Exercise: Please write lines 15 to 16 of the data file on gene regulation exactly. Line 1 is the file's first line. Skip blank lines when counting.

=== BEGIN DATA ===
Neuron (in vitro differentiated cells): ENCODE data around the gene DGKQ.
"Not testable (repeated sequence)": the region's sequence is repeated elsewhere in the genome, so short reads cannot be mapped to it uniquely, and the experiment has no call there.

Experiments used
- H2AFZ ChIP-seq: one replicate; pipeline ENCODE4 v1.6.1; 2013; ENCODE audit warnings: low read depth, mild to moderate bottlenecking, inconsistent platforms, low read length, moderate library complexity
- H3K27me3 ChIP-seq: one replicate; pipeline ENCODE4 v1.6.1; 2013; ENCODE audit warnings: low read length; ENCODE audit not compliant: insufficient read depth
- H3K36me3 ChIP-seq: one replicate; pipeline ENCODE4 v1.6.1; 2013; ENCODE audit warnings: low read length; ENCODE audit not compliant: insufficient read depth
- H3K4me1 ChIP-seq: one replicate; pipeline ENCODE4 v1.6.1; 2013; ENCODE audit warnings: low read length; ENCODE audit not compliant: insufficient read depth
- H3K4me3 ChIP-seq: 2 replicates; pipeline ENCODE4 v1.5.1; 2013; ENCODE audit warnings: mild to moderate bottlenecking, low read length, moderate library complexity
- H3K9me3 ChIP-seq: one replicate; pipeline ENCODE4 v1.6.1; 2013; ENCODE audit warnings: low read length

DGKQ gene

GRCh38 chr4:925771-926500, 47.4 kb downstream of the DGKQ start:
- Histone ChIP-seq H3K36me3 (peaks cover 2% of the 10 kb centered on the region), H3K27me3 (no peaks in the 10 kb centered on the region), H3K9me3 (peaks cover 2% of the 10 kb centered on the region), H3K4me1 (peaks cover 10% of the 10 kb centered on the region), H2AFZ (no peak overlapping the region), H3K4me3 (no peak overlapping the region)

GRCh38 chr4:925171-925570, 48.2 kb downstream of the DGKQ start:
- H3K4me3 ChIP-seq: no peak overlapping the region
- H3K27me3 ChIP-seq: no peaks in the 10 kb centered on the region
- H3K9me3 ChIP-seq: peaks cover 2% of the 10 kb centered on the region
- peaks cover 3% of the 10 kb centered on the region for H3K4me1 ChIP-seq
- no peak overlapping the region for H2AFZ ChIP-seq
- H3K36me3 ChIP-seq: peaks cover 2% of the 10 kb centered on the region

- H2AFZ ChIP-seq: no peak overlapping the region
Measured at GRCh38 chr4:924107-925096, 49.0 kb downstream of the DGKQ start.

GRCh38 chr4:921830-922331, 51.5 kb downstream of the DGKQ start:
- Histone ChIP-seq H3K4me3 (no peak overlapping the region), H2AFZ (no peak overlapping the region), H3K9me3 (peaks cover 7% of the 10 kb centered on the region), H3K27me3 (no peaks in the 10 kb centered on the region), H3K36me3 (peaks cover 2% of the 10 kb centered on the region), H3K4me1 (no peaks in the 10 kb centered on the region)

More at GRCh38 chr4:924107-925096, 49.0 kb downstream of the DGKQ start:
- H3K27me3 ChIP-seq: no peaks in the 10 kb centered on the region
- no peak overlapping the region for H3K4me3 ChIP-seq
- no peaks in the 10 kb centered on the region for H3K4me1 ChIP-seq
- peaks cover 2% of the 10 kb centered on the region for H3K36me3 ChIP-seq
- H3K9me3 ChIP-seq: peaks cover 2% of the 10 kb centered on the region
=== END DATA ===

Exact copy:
- H3K27me3 ChIP-seq: no peaks in the 10 kb centered on the region
- H3K9me3 ChIP-seq: peaks cover 2% of the 10 kb centered on the region